Angelina Jolie Tells a Broken Story of Louis Zamperini


I have rarely looked forward to a movie release more than I did Angelina Jolie’s Unbroken, the film adaptation of Laura Hillenbrand’s book of the same name. Zamperini is a hero, a national treasure, and happens to share two things near and dear to my heart: A faith in the one, true God, and the fight on spirit that is the heart of Troy (yes, in that order).

He was from the same city I was born in (Torrance, California). The story of an Olympic medal winning track star who became a World War II fighter pilot who survived 47 days stranded on a lifeboat at sea before being taken as a prisoner-of-war by the Japanese army and ultimately freed is a pretty remarkable story.

Angelina sort of told that part (let’s give her 20 minutes for narrative and two hours for blood lust torture porn).

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She got about 5-10 minutes in of his childhood and family life. And then the movie ended. Having spent 75 minutes more than she needed to on Japanese torture, she had to roll the credits.

She managed to skip over 70 years of his life, like the years where he dived into abusive alcoholism, severe PTSD, and then went to a Billy Graham crusade, accepted the Lord, went back the next night, and devoted the next 65+ years of his life to a sober service to God.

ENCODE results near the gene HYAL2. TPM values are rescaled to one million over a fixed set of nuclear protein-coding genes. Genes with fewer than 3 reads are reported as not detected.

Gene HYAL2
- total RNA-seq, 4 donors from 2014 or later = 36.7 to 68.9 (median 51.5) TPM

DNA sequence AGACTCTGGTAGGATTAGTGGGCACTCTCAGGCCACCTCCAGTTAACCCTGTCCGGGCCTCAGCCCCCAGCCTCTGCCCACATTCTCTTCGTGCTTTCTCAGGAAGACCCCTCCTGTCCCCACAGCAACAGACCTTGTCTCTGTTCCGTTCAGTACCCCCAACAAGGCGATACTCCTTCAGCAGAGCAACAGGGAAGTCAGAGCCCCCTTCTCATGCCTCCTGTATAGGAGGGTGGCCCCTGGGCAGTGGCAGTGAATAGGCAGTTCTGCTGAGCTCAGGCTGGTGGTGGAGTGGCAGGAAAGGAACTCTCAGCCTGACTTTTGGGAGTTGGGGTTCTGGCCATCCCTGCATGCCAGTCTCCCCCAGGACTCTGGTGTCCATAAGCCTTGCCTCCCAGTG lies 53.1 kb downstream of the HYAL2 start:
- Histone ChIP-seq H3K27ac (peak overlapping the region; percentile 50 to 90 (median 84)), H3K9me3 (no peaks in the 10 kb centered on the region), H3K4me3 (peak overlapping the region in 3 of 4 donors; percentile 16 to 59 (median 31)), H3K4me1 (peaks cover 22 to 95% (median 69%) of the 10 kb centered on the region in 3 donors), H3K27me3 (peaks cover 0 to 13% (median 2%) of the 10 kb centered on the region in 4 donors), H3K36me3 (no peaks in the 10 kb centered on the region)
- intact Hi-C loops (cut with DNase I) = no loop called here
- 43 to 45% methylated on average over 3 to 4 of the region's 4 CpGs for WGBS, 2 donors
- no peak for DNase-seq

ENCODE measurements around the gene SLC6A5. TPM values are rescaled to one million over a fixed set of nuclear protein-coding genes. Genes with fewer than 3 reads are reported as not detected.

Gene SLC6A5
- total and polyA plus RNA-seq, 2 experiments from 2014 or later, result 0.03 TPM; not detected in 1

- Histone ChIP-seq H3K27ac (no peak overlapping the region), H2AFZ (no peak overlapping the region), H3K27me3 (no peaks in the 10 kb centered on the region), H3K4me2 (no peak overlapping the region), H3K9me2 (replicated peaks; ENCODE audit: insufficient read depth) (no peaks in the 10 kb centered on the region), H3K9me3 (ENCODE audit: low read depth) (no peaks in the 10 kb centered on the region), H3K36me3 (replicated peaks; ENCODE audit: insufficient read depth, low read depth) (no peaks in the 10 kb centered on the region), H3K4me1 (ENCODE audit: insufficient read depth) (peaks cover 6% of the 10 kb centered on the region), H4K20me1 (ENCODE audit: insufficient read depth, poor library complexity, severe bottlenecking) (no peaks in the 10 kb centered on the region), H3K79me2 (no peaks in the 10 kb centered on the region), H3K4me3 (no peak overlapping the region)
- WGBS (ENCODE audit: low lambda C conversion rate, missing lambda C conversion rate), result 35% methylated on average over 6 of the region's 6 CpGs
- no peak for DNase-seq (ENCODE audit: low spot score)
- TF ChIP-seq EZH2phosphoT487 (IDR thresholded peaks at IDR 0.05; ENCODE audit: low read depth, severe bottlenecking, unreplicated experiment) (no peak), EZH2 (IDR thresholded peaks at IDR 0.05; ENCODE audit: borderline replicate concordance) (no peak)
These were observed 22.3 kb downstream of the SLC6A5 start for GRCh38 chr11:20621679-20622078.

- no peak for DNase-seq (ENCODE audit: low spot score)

Louie believed in good and evil, and he spent his life seeking the former.

Jolie was given the blessing of making a movie based on a phenomenal book, about a phenomenal person. Jolie doesn’t believe Louie’s faith is relevant to this story, so she broke it out of the movie. She stuck to her dumbed-down Hollywood vomit about generic love, peace, and harmony rooted in the goodness of man blah, blah, blah.

It was ideologically childish, creatively irresponsible, and cinematically insulting. She broke the story of a man who couldn’t be broken, and in the transcendental truths of life found redemption. If you can’t make a movie about THAT, you shouldn’t be making movies.

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